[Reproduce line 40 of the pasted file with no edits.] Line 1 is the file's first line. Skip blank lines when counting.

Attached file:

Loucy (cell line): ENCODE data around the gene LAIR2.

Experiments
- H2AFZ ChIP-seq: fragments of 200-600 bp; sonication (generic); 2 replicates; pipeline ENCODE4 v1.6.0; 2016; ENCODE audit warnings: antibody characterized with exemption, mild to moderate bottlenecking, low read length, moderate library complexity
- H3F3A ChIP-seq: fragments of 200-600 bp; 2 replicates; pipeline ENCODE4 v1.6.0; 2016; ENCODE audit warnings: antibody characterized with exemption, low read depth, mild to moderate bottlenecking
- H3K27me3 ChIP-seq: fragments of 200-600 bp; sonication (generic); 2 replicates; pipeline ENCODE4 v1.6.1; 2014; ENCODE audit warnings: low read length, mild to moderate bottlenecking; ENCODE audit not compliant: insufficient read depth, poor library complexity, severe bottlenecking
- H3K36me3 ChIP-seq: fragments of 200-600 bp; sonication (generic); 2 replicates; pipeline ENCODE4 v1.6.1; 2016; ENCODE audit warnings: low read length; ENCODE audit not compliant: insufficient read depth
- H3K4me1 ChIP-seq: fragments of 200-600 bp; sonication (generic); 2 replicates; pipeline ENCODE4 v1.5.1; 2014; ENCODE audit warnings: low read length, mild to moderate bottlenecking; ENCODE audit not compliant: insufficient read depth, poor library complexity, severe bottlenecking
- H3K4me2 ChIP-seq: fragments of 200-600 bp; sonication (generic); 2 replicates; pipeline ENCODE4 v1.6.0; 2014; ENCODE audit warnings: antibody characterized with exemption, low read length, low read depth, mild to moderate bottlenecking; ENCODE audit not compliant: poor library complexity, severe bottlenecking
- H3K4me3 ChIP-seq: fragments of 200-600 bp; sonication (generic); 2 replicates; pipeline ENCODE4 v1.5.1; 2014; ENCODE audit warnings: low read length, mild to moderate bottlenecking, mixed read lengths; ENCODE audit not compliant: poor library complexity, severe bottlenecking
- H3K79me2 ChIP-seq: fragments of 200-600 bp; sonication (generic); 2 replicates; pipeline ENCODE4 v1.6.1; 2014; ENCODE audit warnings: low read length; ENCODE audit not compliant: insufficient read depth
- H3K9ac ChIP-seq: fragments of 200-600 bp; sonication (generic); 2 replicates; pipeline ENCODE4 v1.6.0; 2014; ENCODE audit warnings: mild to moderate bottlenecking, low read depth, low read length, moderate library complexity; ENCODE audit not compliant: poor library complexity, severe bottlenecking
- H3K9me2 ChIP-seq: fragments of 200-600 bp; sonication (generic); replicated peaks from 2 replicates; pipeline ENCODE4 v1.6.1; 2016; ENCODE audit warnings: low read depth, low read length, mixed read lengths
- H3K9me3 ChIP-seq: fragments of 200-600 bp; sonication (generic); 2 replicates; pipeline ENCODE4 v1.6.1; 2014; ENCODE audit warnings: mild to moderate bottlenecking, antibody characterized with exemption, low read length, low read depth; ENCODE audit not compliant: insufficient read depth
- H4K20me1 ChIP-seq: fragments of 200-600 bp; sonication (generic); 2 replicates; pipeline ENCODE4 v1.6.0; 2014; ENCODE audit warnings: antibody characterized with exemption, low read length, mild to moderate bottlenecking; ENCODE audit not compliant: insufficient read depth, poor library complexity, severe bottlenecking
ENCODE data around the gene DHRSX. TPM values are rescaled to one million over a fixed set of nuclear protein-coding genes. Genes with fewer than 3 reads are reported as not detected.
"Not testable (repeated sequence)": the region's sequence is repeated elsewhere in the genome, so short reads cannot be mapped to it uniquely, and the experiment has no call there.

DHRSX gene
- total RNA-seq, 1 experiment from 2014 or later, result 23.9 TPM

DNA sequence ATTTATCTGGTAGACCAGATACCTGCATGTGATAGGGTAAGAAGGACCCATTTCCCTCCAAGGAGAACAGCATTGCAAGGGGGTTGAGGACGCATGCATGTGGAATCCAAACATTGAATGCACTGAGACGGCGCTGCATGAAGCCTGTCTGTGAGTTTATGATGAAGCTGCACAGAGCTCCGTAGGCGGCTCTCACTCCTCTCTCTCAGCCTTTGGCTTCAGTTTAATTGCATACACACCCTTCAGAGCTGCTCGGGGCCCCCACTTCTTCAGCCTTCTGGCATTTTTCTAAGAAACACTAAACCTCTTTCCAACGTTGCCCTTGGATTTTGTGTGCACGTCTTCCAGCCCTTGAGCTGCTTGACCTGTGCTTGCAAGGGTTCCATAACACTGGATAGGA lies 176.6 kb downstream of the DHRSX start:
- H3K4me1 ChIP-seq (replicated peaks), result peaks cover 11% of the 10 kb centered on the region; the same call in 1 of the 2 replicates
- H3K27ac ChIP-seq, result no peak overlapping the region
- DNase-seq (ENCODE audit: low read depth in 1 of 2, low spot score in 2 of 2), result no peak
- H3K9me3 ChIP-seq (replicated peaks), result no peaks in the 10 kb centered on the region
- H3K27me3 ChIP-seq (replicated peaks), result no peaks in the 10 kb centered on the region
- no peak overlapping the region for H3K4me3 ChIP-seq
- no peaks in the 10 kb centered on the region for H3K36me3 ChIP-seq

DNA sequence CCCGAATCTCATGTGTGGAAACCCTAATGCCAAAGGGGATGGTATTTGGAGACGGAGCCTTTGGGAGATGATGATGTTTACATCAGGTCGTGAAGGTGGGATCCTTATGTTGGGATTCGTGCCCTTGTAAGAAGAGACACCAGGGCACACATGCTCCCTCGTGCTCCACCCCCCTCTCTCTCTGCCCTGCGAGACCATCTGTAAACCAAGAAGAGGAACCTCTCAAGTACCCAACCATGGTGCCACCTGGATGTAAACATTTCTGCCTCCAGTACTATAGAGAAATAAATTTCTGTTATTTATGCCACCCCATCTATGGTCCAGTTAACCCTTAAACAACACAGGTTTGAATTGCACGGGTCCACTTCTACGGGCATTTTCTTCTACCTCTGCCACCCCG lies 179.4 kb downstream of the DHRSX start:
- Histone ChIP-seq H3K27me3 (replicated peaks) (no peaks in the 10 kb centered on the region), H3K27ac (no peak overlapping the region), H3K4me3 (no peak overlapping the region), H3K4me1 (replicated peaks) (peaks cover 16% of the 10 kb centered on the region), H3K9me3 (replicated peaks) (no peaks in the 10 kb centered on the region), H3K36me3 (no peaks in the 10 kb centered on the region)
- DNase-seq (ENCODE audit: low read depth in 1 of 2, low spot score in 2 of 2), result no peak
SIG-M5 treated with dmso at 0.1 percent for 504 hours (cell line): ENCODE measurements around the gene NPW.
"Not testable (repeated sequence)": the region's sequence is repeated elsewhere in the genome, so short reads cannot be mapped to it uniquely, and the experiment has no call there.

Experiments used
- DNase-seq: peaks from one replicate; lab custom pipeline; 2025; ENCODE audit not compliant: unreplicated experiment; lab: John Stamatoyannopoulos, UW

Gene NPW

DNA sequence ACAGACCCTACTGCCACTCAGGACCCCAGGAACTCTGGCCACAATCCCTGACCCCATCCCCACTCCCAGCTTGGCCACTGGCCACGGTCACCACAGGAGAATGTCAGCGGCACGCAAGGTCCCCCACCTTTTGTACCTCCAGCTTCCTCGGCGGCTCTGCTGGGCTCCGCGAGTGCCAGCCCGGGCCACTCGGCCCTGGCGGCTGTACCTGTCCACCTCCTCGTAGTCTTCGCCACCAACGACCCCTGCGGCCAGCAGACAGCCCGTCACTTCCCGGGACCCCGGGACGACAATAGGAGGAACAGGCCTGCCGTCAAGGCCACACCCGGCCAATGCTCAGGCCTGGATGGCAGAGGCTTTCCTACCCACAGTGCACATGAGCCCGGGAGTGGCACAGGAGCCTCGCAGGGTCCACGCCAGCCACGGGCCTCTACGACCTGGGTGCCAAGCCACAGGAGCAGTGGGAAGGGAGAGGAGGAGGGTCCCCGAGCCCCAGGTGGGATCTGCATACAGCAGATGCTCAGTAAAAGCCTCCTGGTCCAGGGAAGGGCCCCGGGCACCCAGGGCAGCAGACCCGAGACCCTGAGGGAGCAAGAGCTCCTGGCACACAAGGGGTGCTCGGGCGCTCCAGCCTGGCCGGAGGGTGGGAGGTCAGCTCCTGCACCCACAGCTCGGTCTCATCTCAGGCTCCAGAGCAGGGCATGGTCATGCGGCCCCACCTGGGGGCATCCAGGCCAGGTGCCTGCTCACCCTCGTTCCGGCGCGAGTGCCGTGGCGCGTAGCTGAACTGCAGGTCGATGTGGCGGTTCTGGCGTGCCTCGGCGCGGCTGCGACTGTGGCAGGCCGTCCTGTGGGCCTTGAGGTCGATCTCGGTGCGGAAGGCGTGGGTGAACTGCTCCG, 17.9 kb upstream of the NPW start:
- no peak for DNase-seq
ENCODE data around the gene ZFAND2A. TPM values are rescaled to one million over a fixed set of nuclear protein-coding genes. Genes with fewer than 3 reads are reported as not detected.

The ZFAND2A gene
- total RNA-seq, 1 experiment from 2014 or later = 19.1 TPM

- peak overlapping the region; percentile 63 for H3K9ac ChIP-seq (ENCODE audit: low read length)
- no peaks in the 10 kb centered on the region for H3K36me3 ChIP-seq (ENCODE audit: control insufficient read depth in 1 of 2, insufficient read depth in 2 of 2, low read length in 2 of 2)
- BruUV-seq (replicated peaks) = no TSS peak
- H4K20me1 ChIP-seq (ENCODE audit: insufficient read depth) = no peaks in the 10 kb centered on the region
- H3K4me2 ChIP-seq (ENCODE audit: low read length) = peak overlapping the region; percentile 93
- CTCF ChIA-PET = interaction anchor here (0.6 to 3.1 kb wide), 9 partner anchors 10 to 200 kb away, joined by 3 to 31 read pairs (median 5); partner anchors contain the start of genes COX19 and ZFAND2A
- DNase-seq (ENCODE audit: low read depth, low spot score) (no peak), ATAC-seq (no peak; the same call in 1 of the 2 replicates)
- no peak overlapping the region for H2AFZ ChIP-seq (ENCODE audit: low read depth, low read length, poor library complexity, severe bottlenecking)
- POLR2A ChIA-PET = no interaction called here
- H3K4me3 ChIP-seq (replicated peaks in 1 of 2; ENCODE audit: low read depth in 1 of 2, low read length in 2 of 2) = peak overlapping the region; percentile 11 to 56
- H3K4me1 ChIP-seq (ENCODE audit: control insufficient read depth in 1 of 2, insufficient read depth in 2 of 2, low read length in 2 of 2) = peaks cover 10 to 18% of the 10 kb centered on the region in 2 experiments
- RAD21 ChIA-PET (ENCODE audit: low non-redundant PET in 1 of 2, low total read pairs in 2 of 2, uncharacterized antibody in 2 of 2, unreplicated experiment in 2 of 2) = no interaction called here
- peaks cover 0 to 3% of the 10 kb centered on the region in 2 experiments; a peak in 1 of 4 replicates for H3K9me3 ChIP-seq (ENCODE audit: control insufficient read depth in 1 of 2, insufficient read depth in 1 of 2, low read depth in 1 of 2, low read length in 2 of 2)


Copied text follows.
- peak overlapping the region; percentile 63 for H3K9ac ChIP-seq (ENCODE audit: low read length)